I don’t want your birth control, or to hear that pink is a masculine colour. No more smashed eggshell pieces of truth. I want the whole body before it has been rewritten. Before your heels are plastered with sticking rubber. Flap flap flap across your bedroom floor, across the burnt orange sunlight mixing with the wood.
You said that the scar along my thigh looks like stars. There are nebulas in skin. And when we run our fingers over new body parts, we make constellations. Astronomers that stay in bed all day in a room with more windows than furniture.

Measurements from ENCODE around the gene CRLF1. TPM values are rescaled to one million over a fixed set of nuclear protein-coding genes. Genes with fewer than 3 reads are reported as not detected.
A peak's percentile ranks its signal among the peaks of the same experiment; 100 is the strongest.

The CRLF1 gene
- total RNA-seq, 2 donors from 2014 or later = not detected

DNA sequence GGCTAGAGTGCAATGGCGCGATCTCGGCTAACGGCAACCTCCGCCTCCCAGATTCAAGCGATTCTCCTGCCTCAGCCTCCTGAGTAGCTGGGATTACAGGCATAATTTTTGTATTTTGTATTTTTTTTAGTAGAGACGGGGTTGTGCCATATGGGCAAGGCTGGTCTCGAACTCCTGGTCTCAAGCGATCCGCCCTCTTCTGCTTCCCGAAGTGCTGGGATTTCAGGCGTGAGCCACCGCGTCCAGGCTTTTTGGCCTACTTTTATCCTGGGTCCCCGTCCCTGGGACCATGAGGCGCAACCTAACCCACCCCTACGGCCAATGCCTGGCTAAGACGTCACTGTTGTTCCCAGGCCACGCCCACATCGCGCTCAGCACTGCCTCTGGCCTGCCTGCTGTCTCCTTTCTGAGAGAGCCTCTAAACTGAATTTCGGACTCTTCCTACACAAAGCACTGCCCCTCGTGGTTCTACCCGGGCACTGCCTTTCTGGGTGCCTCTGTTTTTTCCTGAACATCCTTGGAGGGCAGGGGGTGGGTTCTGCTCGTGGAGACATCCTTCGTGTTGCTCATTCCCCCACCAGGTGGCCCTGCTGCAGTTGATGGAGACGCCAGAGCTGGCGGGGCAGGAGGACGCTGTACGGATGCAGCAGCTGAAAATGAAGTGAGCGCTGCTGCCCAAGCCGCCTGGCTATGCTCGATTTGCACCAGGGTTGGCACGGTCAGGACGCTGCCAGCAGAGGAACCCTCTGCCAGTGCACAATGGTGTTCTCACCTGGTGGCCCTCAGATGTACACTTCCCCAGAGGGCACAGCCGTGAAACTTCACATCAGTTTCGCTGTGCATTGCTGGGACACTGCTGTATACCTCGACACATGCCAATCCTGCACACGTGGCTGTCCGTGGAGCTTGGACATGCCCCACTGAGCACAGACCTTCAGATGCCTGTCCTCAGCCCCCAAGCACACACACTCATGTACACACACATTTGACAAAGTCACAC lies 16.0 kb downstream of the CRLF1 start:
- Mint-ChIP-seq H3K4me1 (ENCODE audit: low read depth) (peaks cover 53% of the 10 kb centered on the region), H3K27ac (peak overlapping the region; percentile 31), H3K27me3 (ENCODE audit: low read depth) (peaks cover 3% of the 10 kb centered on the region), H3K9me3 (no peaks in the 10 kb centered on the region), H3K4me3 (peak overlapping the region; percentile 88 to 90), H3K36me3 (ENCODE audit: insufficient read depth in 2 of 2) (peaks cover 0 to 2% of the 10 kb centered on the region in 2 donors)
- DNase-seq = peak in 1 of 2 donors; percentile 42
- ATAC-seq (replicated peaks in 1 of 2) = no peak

Nobody talks about the cracks in the pavement of life. They are doorways to momentous universes. I slipped into a trap like that once (when the months paused to stretch a gap between October and November) and landed next to you.
You had ice chip eyes and permanent marker lips. Clothes that always looked wet from having journeyed into the Hyacinth garden. We linked arms for an instant. We dug fishhooks into each other’s minds. I will never see you again, but I can always feel a tug on the line.
I want to spend eternity in the narrow rose-lined passages that bloom between seconds. I know I will find you there — inside a black hole tear in the pink fabric that holds together all yesterdays and tomorrows.